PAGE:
The History of Mechanicsburg High School
The village of Mechanicsburg, Illinois, is located on a Sangamon county road, about 14 miles east of downtown Springfield, and three miles south and east of Exit 114, Interstate 72. The population in the 2000 census was 456.
Mechanicsburg was founded in 1832 and was named by William Pickrell who surveyed and platted the lots and offered them to any “mechanic” who would build a dwelling on the lot. A mechanic in those days probably referred to a blacksmith or someone who could repair wagons (a wheelwright).
A series of private schools were occupied beginning in 1836 until 1862. The last private school was sold at auction and became the property of the Mechanicsburg school district in 1862. Grades 1 through 8 were taught from that time and in 1887 a 3-year high school course was offered. The current building (sold to private individuals and is still used as an apartment house in 2007) was constructed in 1899. High school students remained in the building through the 1938 school year; lower grades continued until 1969.
The high schools of Mechanicsburg, Buffalo and Dawson merged in September 1937 to become the Tri-City High School District #215 (apparently the very first consolidation in Illinois history). The favorable vote to consolidate was: Mechanicsburg 26-2, Dawson 94-10, Buffalo (with Buffalo Hart and Lanesville)165-38. Mechanicsburg was always a 3-year high school, and if students wished to complete their fourth year they would have to attend either Illiopolis or Springfield High.
With the consolidation taking place in 1937, students from the three towns continued to attend school in their own building. The sports teams (basketball and baseball) played under the new name, Tri-City “Tornadoes,” with all home basketball games taking place in the Dawson gymnasium. In September 1938, the new high school and gym were completed in Buffalo and 145 high school students transferred to the 4-year school.
In 1948 the Tri-City Community Unit School District #1 was formed, which included all grade schools and saw the closing of all one-room country schoolhouses.
The principal and superintendent of the high school and district, A. Louis Oder, served in that capacity until his retirement in 1957. Mr. Oder had also been principal at Dawson, as well as coach of the first Tri-City teams. His wife, Louise Nicholson Oder, was a long-time teacher in the district.
MECHANICSBURG HIGH SCHOOL QUICK FACTS
Opened as Grade school: 1862
3-year high school began: 1887
New building constructed: 1899
Last time as stand-alone high school: May 1937
Merged to become part of Tri-City HS: Sept. 1937
HS students first attend Tri-City in Buffalo: Sept. 1938
Grade school closed: May 1969
Team nickname: unknown
School colors: Red & Blue
School song: unknown
We know that the Mechanicsburg High School boys competed in basketball. It is likely that other sports such as track nad baseball were offered as well. We are in search of the school’s team nickname, fight song, season records, and coach’s names as well as any individual accomplishments.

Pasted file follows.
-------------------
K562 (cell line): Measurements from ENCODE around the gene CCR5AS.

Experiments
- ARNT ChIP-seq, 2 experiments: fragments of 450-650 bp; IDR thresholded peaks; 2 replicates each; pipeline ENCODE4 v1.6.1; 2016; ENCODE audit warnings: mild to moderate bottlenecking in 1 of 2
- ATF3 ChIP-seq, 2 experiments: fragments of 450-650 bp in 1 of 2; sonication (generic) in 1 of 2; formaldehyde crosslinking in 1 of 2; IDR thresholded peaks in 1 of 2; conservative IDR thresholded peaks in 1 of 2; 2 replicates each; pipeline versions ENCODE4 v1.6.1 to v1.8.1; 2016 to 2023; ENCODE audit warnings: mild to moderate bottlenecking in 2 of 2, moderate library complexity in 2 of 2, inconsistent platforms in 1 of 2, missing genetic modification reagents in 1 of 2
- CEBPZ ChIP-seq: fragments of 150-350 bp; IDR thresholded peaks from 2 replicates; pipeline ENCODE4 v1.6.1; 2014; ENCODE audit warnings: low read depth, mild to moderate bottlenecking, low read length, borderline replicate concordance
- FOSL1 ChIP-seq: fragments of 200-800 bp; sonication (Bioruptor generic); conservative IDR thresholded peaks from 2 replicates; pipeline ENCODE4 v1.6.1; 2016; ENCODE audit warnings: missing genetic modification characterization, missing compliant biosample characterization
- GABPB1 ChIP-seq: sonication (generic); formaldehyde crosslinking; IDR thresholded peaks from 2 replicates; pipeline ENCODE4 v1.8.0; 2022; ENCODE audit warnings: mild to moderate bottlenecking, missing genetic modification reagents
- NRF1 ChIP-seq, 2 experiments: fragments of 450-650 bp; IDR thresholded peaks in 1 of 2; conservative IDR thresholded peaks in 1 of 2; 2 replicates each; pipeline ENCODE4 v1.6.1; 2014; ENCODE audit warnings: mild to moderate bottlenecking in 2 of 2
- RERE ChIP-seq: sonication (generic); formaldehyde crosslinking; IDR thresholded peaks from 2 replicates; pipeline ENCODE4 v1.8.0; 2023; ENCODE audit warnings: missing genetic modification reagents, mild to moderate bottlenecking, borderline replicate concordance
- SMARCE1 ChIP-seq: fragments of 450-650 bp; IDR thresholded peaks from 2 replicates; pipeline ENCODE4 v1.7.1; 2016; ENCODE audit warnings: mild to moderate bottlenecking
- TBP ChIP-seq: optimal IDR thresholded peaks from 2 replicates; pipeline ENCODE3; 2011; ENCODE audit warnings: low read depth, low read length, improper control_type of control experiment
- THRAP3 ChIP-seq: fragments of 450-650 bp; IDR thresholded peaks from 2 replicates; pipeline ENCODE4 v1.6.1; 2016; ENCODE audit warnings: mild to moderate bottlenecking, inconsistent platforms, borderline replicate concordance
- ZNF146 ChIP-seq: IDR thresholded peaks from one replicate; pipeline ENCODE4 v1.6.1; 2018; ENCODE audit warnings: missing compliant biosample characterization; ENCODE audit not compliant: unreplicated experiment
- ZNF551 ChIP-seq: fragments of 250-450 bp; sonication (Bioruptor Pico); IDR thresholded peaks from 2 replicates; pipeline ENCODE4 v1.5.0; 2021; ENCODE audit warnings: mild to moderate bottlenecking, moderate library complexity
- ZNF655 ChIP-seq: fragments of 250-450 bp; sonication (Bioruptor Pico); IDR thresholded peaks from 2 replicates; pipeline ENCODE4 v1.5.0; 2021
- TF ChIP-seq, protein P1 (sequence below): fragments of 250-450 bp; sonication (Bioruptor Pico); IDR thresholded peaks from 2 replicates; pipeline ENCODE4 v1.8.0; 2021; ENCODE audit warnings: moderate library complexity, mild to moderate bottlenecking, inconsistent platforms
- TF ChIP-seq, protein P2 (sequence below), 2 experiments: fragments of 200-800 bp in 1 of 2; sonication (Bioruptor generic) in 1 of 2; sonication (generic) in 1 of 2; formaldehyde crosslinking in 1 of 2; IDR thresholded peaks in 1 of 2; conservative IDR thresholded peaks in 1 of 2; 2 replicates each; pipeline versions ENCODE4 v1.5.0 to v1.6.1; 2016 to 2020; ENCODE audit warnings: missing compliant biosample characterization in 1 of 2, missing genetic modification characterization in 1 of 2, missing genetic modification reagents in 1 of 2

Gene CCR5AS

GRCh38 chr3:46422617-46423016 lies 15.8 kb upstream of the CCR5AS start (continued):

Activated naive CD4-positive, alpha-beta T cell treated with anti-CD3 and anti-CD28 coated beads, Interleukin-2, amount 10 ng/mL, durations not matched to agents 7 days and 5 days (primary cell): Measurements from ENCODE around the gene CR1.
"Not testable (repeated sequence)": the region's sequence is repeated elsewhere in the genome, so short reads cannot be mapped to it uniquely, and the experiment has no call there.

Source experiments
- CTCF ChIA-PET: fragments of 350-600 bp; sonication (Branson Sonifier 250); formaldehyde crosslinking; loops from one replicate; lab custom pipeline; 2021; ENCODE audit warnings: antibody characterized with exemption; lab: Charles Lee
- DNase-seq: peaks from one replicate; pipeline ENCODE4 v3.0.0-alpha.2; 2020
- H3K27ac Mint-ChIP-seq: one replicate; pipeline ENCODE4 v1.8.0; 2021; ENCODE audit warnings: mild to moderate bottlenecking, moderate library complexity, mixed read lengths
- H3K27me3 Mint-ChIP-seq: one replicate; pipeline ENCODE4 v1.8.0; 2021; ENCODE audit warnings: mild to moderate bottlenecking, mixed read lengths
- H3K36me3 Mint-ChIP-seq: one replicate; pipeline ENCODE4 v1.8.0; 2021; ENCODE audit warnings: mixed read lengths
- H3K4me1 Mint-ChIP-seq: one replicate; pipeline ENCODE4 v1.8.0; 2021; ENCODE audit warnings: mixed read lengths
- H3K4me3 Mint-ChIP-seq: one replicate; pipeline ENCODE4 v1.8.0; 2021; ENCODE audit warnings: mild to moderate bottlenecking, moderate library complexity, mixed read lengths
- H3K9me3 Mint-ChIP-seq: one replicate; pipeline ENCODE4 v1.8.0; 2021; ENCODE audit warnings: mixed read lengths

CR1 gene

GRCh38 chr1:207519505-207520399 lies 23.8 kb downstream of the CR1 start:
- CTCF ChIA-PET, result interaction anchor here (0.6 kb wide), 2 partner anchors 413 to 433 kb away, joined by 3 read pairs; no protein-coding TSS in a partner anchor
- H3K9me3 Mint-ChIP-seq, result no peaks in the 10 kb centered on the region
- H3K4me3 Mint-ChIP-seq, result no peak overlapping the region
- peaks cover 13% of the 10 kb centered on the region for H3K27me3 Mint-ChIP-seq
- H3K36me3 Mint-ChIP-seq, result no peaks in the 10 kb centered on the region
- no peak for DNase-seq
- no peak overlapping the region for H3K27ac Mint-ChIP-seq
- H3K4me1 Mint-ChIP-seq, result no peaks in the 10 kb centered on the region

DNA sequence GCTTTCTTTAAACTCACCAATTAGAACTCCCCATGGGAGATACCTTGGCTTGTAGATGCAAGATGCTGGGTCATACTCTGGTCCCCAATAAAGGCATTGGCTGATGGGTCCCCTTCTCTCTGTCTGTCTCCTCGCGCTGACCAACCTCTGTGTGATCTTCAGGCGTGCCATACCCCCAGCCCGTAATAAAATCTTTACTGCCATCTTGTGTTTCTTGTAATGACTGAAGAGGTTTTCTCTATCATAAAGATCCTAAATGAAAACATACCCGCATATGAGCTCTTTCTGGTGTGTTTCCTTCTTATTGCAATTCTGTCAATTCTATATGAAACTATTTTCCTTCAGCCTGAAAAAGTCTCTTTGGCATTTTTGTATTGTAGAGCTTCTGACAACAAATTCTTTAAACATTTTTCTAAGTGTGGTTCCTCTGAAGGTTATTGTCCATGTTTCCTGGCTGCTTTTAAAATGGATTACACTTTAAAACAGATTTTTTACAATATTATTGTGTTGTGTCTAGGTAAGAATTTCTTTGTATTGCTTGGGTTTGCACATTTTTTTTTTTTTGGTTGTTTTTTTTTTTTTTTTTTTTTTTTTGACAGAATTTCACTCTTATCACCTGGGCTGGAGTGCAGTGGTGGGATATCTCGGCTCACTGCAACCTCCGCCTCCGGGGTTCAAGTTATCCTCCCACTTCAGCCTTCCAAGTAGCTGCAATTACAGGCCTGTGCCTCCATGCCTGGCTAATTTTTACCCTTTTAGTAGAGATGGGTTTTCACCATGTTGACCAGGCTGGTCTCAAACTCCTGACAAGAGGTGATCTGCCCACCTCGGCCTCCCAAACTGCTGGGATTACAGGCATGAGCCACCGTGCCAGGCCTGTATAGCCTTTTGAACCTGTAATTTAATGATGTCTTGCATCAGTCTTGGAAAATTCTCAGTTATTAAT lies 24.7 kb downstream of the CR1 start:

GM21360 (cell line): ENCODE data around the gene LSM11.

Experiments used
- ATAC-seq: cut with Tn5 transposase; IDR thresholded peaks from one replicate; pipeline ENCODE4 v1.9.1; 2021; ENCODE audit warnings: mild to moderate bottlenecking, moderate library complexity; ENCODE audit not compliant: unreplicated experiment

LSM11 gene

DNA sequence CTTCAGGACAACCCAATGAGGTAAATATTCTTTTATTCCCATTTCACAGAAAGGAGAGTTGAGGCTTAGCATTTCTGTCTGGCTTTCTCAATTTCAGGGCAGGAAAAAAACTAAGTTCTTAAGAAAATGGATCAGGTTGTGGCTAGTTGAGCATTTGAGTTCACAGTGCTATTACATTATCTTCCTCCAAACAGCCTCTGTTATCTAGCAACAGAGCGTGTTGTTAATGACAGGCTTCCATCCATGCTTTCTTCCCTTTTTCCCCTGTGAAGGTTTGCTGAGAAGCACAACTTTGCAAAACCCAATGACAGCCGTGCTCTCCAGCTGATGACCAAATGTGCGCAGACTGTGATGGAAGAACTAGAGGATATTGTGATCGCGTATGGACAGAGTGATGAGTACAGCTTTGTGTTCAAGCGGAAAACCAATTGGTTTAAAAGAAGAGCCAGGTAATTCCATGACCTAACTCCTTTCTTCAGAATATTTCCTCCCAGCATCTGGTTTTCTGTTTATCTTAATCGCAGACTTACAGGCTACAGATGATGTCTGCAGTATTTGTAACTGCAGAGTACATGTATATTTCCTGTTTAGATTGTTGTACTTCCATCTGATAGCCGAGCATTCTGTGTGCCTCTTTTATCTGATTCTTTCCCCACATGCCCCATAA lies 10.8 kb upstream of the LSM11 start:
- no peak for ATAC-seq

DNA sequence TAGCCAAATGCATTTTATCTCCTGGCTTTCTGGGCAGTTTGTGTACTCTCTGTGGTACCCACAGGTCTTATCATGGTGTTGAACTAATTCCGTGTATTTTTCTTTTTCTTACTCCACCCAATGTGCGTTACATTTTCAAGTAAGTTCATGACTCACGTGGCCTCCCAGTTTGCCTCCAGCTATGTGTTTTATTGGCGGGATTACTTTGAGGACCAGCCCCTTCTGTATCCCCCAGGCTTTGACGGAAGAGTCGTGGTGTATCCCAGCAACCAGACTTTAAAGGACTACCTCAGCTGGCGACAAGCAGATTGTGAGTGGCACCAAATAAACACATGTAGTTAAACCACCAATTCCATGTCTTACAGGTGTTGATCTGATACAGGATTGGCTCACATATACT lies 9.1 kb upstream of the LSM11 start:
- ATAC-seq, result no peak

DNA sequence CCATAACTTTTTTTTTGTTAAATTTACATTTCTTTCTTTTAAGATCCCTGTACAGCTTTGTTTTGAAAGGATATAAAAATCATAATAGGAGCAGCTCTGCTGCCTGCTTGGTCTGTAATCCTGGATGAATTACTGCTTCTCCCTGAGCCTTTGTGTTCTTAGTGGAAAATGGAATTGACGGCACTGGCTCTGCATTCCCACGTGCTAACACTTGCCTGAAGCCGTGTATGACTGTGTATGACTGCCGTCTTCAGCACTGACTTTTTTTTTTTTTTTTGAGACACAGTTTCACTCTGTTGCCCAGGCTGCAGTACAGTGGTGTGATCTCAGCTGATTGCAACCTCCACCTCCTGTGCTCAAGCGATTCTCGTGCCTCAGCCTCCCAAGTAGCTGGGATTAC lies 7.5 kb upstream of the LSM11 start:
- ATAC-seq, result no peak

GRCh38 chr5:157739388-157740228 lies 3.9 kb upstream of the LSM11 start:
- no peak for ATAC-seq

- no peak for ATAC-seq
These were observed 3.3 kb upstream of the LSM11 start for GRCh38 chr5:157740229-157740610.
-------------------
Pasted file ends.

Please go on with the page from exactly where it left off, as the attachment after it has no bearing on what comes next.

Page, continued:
BASKETBALL: (compiled by Phil Shadid)
YEAR WON-LOST COACH
1926-27 4 – 15 Albert Hanes
1927-28 2 – 11 Albert Hanes
1928-29 8 – 6 Albert Hanes
1929-30 1 – 12 Albert Hanes
1930-31 4 – 9 O. D. Gabel
1931-32 4 – 12 O. D. Gabel
1932-33 3 – 12 O. D. Gabel
1933-34 16 – 5 O. D. Gabel
1934-35 Did Not Play
1935-36 Did Not Play
1936-37 2 – 11 Paul Sullivan
Researching the basketball teams showed a competitive season, 1936-37, which was also the last year Mechanicsburg existed on its own. The newspapers of the day did not always report scores of 3-year high schools, so the records for prior years are incomplete. 1936-37 was the first time in three years that Mechanicsburg fielded a team.
The 1933-34 team had an outstanding record, finishing in a tie for the Sangamon County Conference (later known as the Sangamo Conference) title with Chatham, both with 11-1 marks. Mechanicsburg won 14 of its first 15 games, losing only to Chatham during that stretch. They beat Riverton twice, routed Dawson two times, and easily defeated Buffalo twice, Loami twice, as well as three wins over Rochester, one a 51-11 victory.
Coach Gabel’s squad did not fare as well in the annual conference tournament, losing 3 out of 5 games and placing fourth (Chatham won the title). They made up for their poor showing in the tourney by beating Chatham a week later, 20-19, to tie for the conference championship. Edward Schultz, Ernest Lamkey, Larue Sauers and James Grooms led the team in scoring for the season.
However, five other players saw some action during the season (that’s 9 boys out of only 15 in the school): Goben, Fowler, Schelp, Coe, Dawley (first names not known). A loss to Farmersville in the Springfield District tournament on March 8, 1934, closed out the season. The coach used all 9 players in the game, possibly believing that it might be the last game ever played by the school.
1933-34 SANGAMON COUNTY CONFERENCE FINAL STANDINGS: